Sometimes it's the most interesting of creative artists who will let you down the hardest -- they've climbed so much further out on the limb and have that much further to fall.Liz Lerman has been consistently one of the most stimulating and venturesome choreographers in the Washington area in recent years, but her new, hour-long "R.S.V.P." fails to come even within sighting distance of its ambitious goals.
The curious thing is that while Lerman strives here, as in the past, to reach an unspecialized audience by dealing with larger human issues, "R.S.V.P." may have a reverse off-putting effect. The work, performed at the Jewish Community Center Saturday night, is so mushy in shape, clumsy in execution and obscure in meaning that appreciation may be confined to an uncritical clique of groupies.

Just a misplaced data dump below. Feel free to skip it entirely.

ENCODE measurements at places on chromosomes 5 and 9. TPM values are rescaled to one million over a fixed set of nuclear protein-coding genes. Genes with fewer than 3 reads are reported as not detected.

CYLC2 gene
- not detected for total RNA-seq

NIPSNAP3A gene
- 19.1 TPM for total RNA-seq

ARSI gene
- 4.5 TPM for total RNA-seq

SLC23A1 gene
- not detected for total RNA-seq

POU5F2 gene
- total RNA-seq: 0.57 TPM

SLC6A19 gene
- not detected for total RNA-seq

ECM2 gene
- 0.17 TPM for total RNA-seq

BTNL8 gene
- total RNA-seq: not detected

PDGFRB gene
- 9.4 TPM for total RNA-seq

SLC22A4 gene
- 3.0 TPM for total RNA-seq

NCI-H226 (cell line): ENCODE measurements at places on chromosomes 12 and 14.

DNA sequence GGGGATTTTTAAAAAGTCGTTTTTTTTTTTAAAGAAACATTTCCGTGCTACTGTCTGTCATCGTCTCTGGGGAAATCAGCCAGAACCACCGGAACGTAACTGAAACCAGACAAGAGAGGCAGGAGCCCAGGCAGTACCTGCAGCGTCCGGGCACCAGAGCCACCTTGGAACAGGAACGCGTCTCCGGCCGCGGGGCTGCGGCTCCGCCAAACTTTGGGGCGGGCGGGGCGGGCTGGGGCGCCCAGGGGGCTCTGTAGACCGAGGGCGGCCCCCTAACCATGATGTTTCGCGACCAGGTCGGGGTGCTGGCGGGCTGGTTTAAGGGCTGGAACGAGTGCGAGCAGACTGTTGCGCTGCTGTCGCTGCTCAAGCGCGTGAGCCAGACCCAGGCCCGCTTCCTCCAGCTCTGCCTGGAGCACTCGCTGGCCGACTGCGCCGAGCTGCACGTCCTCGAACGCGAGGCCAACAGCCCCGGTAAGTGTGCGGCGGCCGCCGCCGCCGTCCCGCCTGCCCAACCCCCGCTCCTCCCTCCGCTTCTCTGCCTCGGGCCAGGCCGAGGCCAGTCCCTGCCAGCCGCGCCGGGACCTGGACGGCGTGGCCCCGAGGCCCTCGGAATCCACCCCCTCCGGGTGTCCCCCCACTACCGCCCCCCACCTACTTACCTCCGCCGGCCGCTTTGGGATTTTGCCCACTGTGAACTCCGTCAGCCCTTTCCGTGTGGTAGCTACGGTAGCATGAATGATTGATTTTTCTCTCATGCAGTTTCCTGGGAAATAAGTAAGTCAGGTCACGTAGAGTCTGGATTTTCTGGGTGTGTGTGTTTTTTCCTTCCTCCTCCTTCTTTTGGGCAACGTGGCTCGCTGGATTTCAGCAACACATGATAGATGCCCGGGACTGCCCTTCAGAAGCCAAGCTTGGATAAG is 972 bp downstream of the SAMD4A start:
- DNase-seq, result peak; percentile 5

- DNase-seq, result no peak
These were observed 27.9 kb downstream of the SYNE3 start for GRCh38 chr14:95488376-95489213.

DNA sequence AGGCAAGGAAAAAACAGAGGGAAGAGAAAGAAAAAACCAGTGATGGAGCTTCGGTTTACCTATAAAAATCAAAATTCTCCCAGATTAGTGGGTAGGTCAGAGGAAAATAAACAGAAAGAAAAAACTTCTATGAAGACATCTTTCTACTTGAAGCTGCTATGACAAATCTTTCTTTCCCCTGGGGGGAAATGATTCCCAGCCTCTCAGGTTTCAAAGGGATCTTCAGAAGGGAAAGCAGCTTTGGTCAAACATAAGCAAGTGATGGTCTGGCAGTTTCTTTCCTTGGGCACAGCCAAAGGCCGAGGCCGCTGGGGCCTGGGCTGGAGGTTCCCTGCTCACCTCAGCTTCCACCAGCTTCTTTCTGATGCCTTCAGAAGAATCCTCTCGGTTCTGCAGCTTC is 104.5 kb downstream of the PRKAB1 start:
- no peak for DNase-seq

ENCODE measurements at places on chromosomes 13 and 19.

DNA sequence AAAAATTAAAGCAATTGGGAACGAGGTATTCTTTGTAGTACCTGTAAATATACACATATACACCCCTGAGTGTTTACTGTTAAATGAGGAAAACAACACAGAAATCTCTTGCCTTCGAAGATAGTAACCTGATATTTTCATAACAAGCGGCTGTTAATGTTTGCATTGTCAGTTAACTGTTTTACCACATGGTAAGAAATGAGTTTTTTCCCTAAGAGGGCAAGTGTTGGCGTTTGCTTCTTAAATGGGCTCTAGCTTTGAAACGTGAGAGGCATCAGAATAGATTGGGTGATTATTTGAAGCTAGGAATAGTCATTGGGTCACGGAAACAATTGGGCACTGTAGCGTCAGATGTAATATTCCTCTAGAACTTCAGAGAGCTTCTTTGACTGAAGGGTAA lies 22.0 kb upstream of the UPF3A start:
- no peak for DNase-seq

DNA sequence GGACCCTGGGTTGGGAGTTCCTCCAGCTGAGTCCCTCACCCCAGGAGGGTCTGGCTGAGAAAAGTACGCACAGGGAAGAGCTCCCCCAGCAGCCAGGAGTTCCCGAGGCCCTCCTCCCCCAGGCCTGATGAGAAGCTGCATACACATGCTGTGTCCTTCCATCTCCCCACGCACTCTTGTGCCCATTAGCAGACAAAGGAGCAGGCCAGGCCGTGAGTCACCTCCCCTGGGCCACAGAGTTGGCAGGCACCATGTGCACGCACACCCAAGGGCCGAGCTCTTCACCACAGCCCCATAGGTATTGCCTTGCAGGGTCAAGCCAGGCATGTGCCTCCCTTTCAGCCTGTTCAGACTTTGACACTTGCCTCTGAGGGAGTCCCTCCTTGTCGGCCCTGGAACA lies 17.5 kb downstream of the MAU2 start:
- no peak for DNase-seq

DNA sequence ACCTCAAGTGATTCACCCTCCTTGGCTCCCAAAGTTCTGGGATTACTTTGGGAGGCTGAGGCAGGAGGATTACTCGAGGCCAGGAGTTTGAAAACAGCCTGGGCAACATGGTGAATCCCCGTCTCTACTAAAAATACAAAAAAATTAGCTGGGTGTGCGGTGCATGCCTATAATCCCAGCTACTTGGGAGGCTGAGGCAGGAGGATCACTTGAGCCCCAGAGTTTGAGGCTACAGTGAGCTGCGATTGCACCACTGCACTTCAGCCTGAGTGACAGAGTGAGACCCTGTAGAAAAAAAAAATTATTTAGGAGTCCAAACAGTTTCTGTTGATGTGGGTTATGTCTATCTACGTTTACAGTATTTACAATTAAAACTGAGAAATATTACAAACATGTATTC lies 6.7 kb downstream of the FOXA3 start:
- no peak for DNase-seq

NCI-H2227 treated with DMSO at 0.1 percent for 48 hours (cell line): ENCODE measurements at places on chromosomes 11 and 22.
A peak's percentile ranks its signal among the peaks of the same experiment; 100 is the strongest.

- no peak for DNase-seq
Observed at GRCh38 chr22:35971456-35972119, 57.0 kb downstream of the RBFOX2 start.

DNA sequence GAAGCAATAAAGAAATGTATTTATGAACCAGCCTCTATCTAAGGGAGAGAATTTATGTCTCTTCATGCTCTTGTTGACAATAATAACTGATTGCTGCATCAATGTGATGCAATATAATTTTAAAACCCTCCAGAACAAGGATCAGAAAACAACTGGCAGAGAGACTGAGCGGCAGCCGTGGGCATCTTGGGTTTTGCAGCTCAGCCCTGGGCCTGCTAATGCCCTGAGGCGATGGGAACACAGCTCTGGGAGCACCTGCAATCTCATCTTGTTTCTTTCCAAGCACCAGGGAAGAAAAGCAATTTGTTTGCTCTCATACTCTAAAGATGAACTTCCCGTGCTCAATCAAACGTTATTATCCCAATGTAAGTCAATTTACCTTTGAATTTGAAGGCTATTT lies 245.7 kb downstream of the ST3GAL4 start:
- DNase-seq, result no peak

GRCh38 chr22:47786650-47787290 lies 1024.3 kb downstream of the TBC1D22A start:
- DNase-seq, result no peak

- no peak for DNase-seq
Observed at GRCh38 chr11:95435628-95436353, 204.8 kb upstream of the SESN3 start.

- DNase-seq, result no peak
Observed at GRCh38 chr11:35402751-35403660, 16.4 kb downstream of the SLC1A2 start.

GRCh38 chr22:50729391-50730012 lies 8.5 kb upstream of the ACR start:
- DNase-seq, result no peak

Certainly Lerman aimed high. One gathers -- not from the performers' movements or gestures, but by way of the program notes and some loaded, reiterated buzz words -- that "R.S.V.P." is concerned with life as an endangered species. What the choreographer neglected to take into account, however, was how outsiders (i.e. an audience) were supposed to make any connection between the chaotic shenanigas on stage and her elevated philosophical theme. And while the performances by members of the Dance Exchange (Lerman, some dance associates, and others ranging from a senior citizen to kids) may have sincerity on its side, it's a mess when it comes to precision, clarity or coherence.